But I don't want this modern group to be confused with an earlier group who did settle on the South Carolina/Georgia, on the Savannah River, who were known to have been Chickasaw. This earlier group of Chickasaw Indians was invited by the South Carolina government to live along the Savannah River near Augusta in 1823, and they lost those same lands in 1783 because they chose to side with the English during the Revolutionary War. Most historians think these Chickasaw in South Carolina moved back to the Chickasaw Nation in Mississippi and Alabama. Apparently some South Carolinians think they went east.
PART TWO: THE CATAWBA WANTED TO BE ADOPTED BY THE CHICKASAW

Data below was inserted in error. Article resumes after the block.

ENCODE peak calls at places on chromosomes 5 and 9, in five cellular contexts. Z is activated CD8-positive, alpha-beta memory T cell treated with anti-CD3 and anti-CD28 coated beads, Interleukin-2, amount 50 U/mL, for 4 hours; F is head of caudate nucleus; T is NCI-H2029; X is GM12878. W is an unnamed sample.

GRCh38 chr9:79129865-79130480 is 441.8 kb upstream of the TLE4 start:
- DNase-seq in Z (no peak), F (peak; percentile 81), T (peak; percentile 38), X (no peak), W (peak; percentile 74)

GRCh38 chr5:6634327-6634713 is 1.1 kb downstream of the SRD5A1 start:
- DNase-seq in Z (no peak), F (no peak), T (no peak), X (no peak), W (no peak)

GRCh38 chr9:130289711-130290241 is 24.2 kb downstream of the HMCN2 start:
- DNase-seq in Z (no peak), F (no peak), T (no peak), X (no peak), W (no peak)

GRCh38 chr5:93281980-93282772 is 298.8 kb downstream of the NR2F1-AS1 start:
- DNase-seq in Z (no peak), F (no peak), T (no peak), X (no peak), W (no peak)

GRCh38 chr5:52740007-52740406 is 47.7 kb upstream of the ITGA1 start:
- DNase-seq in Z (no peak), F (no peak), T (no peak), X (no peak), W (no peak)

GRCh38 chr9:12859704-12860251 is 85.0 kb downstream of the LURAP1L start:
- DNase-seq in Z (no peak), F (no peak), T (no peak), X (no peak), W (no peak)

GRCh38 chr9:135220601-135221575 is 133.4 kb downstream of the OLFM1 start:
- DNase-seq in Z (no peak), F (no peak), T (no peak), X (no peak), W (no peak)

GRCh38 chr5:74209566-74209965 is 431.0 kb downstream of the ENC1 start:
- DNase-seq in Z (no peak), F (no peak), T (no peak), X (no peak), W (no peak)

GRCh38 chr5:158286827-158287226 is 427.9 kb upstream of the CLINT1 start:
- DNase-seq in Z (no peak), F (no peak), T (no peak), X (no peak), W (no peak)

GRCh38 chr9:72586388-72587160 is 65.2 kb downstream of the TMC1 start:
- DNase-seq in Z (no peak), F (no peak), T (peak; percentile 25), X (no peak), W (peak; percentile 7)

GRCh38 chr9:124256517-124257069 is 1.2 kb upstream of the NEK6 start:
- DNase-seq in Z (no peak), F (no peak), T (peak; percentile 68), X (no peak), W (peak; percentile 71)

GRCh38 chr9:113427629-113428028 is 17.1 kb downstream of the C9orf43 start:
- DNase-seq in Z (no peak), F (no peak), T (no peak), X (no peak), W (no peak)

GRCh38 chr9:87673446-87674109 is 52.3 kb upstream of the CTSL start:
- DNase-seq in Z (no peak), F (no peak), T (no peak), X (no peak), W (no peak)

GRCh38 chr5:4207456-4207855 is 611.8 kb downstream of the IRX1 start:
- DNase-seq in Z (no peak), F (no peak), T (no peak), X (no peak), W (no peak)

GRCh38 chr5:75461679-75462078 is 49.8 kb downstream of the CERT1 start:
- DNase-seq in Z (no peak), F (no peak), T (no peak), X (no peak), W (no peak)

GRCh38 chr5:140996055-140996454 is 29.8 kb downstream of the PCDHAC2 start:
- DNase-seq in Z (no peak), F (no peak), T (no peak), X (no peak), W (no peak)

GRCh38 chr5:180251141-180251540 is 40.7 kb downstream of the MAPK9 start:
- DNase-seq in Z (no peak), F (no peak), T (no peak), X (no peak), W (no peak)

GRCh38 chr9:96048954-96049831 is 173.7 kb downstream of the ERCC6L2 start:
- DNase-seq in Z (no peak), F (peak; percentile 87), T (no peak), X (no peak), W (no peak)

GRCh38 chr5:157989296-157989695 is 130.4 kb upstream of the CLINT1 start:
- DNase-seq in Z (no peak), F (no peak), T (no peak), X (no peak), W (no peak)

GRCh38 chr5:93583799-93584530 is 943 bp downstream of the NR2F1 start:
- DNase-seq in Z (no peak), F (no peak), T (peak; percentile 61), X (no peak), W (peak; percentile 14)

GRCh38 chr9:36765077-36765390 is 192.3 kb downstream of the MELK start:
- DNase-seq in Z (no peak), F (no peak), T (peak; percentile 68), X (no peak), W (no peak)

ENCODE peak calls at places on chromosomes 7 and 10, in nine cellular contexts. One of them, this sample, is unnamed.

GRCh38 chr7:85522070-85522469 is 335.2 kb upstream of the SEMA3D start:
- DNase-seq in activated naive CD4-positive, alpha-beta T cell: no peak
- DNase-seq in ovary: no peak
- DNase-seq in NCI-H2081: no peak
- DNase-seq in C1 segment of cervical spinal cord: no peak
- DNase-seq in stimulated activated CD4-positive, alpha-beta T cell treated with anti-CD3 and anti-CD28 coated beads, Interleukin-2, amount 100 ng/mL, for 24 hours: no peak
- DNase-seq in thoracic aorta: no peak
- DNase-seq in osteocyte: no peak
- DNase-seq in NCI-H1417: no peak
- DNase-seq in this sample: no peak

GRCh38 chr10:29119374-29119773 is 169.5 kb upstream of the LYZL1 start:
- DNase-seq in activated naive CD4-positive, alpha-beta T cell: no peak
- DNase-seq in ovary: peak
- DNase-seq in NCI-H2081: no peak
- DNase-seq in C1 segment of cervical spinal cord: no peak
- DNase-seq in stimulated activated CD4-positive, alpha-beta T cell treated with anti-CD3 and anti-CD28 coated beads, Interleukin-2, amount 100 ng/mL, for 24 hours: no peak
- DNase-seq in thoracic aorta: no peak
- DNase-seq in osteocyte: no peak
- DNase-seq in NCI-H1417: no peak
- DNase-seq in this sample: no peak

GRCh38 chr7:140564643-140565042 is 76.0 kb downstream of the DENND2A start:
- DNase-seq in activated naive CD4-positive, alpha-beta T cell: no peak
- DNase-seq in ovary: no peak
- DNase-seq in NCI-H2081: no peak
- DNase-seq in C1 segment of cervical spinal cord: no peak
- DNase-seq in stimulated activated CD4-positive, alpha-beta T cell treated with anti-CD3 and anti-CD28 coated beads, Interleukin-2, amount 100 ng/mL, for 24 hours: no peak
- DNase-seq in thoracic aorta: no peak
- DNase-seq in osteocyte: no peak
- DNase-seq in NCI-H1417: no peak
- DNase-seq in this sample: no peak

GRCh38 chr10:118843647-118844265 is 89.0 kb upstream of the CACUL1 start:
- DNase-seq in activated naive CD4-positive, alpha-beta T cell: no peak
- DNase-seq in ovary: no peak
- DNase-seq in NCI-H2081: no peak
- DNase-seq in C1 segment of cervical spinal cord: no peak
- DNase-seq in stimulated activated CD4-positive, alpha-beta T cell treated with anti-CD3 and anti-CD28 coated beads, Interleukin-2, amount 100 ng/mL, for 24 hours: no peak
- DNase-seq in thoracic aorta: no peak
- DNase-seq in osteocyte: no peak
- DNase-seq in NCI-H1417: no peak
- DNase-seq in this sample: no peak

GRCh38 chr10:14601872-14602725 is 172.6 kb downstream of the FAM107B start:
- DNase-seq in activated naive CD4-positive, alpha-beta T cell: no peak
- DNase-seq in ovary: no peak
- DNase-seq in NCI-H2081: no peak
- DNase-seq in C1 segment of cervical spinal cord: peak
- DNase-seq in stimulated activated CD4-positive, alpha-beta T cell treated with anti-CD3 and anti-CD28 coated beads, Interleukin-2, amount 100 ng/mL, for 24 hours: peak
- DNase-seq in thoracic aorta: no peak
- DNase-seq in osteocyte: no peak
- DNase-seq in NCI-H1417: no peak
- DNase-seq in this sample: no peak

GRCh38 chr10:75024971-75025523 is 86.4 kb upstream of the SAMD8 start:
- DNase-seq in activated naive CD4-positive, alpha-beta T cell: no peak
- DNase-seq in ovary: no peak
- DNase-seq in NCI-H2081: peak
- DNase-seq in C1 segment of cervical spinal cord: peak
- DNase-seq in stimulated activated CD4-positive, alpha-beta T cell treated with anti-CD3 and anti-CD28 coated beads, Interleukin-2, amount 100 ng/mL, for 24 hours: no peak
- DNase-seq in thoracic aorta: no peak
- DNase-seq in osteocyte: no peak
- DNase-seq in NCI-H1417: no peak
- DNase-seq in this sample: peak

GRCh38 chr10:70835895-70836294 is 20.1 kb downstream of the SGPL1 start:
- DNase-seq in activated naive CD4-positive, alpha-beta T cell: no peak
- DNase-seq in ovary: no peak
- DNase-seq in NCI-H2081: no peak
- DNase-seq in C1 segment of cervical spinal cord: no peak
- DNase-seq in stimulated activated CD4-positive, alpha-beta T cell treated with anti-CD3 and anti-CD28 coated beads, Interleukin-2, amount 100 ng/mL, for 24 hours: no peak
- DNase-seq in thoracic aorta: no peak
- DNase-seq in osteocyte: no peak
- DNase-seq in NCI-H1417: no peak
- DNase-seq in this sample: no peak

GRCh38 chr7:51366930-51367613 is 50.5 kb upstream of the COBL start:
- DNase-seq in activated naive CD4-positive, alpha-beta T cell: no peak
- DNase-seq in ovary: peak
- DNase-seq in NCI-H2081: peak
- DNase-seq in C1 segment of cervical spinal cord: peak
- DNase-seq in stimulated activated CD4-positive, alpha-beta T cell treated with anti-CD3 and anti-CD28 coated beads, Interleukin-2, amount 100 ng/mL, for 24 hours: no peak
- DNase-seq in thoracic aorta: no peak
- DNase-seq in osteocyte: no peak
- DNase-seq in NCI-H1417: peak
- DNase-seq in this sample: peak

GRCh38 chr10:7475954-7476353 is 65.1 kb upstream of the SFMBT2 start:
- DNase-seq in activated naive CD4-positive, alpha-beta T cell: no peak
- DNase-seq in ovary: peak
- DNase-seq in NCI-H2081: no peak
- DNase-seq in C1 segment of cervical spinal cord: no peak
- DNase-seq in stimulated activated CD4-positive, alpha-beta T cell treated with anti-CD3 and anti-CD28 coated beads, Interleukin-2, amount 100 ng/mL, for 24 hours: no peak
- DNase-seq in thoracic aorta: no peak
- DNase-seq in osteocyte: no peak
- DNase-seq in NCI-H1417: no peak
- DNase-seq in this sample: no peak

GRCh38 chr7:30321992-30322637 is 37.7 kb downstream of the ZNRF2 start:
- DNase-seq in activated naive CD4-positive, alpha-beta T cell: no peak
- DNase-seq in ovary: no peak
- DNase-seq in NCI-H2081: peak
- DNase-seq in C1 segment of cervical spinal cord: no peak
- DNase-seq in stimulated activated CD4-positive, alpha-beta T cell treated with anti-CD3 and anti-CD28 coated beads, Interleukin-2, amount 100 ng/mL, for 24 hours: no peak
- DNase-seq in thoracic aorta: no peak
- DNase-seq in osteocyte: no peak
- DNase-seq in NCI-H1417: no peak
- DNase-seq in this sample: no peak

From “The Catawba Indians, People of the River” by Douglas Summers Brown, Brown writes p. 323 that congress appropriated money for the Catawba to go to Oklahoma in 1848. Chief James Kegg wrote a letter to the president of the United States asking for permission to move to the west. Brown doubts however, that the president ever saw the letter. Brown says the government asked the Western Cherokee if the Catawba might live amongst them. Brown says John Ross replied emphatically, NO! But, Brown says, the Catawba themselves asked for permission to settle amongst the Chickasaw in Oklahoma. Quoting Brown, “The Western Chickasaw . . . had at one time invited the Catawba to settle amongst them. Government representatives promptly opened up negotiations with the Chickasaw among whom, the agent was told, some of the Catawba's descendants had already settled.” Continuing, it says, “The principle men of the tribe assured the agent that the Catawba would be welcome, but only the council had the right to invite them officially. But when a Chickasaw Council meeting was held in February of 1849, the Catawba proposal was voted down. This change of sentiment was attributed to the sudden death of old Chief Albertson, a strong advocate of the Catawbas.” I have found "Isaac Albertson's" name on several Chickasaw treaties starting in October 1832.